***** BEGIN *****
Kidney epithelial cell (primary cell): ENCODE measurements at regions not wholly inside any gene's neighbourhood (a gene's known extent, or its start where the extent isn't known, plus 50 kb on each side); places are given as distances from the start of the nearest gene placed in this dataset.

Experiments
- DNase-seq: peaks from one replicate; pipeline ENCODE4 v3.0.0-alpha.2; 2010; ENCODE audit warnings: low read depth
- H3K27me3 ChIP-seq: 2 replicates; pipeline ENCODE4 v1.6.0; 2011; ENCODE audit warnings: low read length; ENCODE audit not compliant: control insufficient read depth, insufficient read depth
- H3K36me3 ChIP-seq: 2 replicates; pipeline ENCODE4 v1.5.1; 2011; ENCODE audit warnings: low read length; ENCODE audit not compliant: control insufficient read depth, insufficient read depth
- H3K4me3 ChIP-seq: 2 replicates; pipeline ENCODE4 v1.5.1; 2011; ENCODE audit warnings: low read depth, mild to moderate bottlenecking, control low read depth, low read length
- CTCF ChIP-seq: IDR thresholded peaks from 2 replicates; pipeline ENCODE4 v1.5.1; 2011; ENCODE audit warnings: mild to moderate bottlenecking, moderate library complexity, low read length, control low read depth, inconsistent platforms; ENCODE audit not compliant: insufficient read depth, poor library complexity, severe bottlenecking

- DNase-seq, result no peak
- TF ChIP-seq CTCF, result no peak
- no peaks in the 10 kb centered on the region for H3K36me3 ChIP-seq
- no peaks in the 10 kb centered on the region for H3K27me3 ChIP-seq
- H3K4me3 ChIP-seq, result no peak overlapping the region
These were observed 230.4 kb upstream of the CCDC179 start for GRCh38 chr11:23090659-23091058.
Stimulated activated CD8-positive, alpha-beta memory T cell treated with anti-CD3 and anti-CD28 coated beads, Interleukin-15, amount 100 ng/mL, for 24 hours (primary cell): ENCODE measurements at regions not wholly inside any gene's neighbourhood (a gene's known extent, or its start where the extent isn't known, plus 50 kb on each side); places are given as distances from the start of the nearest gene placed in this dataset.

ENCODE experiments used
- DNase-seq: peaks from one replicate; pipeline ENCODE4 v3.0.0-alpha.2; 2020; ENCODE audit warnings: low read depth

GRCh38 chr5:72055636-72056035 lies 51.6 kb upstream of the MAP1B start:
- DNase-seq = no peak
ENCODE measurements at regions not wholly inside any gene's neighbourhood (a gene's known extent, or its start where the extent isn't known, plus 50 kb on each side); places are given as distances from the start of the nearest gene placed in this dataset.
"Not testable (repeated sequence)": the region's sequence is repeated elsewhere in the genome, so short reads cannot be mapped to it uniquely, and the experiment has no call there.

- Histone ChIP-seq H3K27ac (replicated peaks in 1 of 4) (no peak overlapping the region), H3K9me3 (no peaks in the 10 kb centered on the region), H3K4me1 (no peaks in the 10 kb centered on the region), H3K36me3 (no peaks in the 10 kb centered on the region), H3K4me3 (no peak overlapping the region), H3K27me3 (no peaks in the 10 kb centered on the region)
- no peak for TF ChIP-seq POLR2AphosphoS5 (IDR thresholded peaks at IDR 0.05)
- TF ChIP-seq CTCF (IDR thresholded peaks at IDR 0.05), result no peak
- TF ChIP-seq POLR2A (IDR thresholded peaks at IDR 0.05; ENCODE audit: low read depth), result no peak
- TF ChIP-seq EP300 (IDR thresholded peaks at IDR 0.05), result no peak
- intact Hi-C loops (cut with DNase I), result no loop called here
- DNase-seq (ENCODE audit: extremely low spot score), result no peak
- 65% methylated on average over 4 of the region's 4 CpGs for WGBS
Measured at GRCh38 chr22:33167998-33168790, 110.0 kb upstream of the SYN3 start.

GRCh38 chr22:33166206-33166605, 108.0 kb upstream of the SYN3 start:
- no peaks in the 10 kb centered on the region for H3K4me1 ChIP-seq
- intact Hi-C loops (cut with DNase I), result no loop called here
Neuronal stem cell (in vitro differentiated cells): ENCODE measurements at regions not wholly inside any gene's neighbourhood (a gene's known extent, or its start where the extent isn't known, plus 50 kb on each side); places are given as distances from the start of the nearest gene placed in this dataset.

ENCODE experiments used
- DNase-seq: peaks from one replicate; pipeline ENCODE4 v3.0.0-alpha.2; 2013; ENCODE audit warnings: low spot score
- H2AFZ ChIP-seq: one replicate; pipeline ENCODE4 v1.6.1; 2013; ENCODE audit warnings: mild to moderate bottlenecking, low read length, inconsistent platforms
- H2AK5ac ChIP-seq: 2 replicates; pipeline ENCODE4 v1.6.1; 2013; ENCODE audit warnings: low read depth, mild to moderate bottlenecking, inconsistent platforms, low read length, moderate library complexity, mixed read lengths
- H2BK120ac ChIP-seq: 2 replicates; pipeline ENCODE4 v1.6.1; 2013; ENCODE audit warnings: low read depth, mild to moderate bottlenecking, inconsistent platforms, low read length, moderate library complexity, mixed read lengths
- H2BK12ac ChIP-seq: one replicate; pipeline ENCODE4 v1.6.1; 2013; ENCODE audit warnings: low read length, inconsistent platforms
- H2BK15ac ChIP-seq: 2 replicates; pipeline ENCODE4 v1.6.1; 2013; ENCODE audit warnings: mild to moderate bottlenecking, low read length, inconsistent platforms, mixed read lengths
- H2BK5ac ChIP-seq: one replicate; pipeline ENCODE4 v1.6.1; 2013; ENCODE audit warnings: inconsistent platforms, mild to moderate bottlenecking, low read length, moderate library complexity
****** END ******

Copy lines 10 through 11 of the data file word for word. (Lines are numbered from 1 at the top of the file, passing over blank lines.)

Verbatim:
- no peaks in the 10 kb centered on the region for H3K36me3 ChIP-seq
- no peaks in the 10 kb centered on the region for H3K27me3 ChIP-seq